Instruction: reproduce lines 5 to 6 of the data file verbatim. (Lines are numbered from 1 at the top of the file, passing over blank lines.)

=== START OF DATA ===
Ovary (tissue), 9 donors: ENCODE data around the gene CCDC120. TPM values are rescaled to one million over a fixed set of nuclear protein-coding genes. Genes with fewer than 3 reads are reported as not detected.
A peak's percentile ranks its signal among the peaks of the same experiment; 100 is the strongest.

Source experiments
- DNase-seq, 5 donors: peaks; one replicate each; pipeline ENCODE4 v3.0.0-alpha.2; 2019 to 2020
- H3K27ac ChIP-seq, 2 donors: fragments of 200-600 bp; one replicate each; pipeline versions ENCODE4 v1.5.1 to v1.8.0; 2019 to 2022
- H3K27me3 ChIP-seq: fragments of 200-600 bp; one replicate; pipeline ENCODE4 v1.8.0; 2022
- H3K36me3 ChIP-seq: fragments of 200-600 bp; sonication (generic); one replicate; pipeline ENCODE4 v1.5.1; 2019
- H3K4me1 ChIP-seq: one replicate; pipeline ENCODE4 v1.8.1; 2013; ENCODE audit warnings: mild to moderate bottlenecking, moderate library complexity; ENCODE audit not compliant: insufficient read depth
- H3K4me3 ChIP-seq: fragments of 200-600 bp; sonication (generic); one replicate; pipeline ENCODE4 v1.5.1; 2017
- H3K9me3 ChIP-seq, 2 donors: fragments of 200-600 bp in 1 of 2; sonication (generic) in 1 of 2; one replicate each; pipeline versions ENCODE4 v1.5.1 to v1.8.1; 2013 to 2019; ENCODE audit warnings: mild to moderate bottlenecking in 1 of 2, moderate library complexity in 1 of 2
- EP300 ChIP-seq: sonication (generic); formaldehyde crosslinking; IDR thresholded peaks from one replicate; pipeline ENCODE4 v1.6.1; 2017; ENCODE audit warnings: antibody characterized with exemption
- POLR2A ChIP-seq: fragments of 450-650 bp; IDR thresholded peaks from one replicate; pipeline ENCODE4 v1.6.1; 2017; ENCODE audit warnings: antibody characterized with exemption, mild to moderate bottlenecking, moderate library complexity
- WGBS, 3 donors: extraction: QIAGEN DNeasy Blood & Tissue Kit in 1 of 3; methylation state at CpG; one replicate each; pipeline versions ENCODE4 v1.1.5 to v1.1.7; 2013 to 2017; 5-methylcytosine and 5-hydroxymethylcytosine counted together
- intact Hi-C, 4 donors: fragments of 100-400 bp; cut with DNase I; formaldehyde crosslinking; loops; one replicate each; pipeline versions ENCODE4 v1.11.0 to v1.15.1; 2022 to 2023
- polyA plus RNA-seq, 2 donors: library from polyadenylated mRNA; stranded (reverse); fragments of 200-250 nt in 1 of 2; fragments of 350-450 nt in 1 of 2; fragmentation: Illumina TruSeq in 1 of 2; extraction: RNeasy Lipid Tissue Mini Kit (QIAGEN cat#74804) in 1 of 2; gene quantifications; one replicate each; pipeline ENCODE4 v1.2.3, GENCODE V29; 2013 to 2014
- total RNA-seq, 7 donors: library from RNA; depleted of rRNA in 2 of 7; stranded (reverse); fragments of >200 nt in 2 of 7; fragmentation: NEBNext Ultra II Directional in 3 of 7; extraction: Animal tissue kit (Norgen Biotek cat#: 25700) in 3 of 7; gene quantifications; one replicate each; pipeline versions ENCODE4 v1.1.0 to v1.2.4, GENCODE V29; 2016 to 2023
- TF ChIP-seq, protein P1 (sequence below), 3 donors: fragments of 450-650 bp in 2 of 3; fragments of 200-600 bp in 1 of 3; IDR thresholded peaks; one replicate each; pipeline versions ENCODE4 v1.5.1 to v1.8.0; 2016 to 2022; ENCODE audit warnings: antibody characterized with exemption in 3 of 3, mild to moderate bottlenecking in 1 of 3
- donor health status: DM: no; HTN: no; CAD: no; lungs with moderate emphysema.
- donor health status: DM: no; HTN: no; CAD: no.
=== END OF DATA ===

- H3K27ac ChIP-seq, 2 donors: fragments of 200-600 bp; one replicate each; pipeline versions ENCODE4 v1.5.1 to v1.8.0; 2019 to 2022
- H3K27me3 ChIP-seq: fragments of 200-600 bp; one replicate; pipeline ENCODE4 v1.8.0; 2022